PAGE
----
As recently as four years ago, Afghanistan’s war economy was on the brink of collapse when unemployment soared following the departure of thousands of American and foreign forces that had, in effect, created a parallel economy. At the time, the Afghan government had no functioning fiscal policy, formal corruption and mismanagement beset its taxation and revenue collection efforts, and the national budget was unbalanced and disorganized, spent mostly on white elephant projects. Budgetary shortfalls and economic volatility were especially tough on the most vulnerable—the poor and the unemployed, who make up the bulk of the Afghan population.
To reverse this troubling course, the Afghan government has since employed a series of measures to kickstart the country’s austere economy and to ensure macroeconomic stability. Among the measures include adopting a more measured budget process, reducing public spending and making painful cost adjustments to manage public finances better, increasing efforts for privatization and public-private partnerships, levying new tiers of taxes, and expanding economic and trade engagements through boosting regional connectivity. These sweeping reforms, still ongoing, have been part of President Ashraf Ghani’s ambitious self-reliance agenda, shepherded by its Ministry of Finance.
The short-term payoffs of the government’s reform plan are impressive.
Despite gloomy predictions, the Afghan GDP grew at a steady rate from 1.3 percent in 2014 to 2.5 percent in 2018. The government sustained its revenue growth by collecting a record level of revenues since 2015, consistently surpassing the IMF revenue targets by considerable margins. The government revenues collection efforts grew from $1.3 billion in 2015 to $2.4 billion in 2017, representing a 14 percent surge in dollar terms from 2016. The major sources of revenue growth include customs duty, sales tax, and income taxes, where customs duties recorded the most significant increase and constitute over 47 percent of Afghanistan’s national revenue. Revenue collection is projected to grow to over $3 billion by 2020 that would help to increase the revenue-to-GDP ratio substantially over time. Although the Afghan currency has depreciated by more than 40 percent in the last three years, the inflation has steadily remained low.
At Afghanistan’s customs system, an agency notorious for its corruption, several reforms were implemented that eliminated outdated systems. About half of the customs officials, including the deputy minister, directors-general, and revenue directors, have been removed and replaced by younger technical staff. The customs department has introduced a new Automated System for Customs Data to collect customs duties, which is now operational in 98 percent of customs locations. A second system, Standard Integrated Government Tax Administration System, further digitizes the tax administration process.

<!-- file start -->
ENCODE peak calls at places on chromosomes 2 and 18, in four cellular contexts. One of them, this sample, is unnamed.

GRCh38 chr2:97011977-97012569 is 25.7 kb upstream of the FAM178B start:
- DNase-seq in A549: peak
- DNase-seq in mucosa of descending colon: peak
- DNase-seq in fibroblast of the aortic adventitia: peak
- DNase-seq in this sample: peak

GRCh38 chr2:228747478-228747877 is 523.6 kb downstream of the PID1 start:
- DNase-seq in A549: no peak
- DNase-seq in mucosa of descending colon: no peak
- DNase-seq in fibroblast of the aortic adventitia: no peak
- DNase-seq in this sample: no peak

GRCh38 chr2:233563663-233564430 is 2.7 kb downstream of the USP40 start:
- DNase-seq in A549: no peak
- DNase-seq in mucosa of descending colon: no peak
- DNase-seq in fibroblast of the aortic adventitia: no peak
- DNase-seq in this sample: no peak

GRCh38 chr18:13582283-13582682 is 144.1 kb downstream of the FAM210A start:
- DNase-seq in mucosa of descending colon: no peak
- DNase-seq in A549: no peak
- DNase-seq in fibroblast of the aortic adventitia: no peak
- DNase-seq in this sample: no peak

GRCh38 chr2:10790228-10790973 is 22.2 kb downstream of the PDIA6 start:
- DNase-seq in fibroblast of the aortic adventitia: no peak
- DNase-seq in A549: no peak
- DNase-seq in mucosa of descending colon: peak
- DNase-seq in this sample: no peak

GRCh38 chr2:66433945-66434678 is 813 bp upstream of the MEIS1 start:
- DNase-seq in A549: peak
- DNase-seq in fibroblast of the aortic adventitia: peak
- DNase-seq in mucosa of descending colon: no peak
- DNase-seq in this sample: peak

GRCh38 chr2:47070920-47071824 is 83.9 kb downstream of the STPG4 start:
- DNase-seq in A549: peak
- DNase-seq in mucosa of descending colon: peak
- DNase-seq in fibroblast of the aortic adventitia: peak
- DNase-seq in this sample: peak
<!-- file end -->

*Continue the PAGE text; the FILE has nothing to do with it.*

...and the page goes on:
The Afghan government introduced a new tax law—the Tax Administration Law—which provides a legal framework for managing a centralized taxation administration. It also established a special court to resolve tax disputes. Tax registration system has been digitized for thousands of small taxpayers, and the government created a geographic mapping system to properly record the GPS coordinates of small and large businesses for tax collection in the future years. Meanwhile, the government has levied a 10 percent telecom tax, doubled the business receipts tax from two-to-four percent on businesses with gross receipts of over $8,500, approved the value-added-tax law to be implemented by 2020 on the taxable supply of goods and services, and has increased its over-flight fees for commercial airliners.
What’s more, the government has aligned the budget with national priorities, leading to an increase in public-private partnerships. Additionally, the Afghan government adopted its first-ever, five-year rolling budget management plan, which provides better control over government’s expenditure and improves ministries’ incentives for implementation. As a result of these reforms, the Afghan government has completed several reviews of the IMF Staff-Monitored program, which helped allow for Afghanistan to be removed from the grey list of the Financial Action Task Force, a global body that fights terrorism financing. These reforms have also helped the government to rebuild trust and credit with global financial institutions, including the World Bank, the IMF, and the Asian Development Bank, for future lending.
Additionally, the government has set out a five-year financial management plan, called the Fiscal Performance Improvement Plan, which maps out the country’s long-term path to fiscal sustainability. The program focuses on major reforms, including a clear articulation of national priorities, budget financing, and investments in processes that will eliminate corruption and improve efficiency. A second plan, the Afghanistan National Peace and Development Framework, has become the government’s five-year development narrative, aimed at transforming Afghanistan from an import-heavy to an export-heavy economy. To do so, the government has focused on expanding agricultural productivity by investing in water management, farm technology, irrigation and storage facilities.
What comes next?
Ghani’s plan for the next four years is to intensify his reform agenda to cultivate new revenue streams, focusing on four main pillars to grow Afghanistan’s sputtering economy: agriculture, extractive industry, regional connectivity and human capital. The plan is to invest nearly $3 billion in the mining and housing sectors respectively, increase the Afghan exports value by $2 billion, and generate roughly $6 billion in annual revenues by 2022.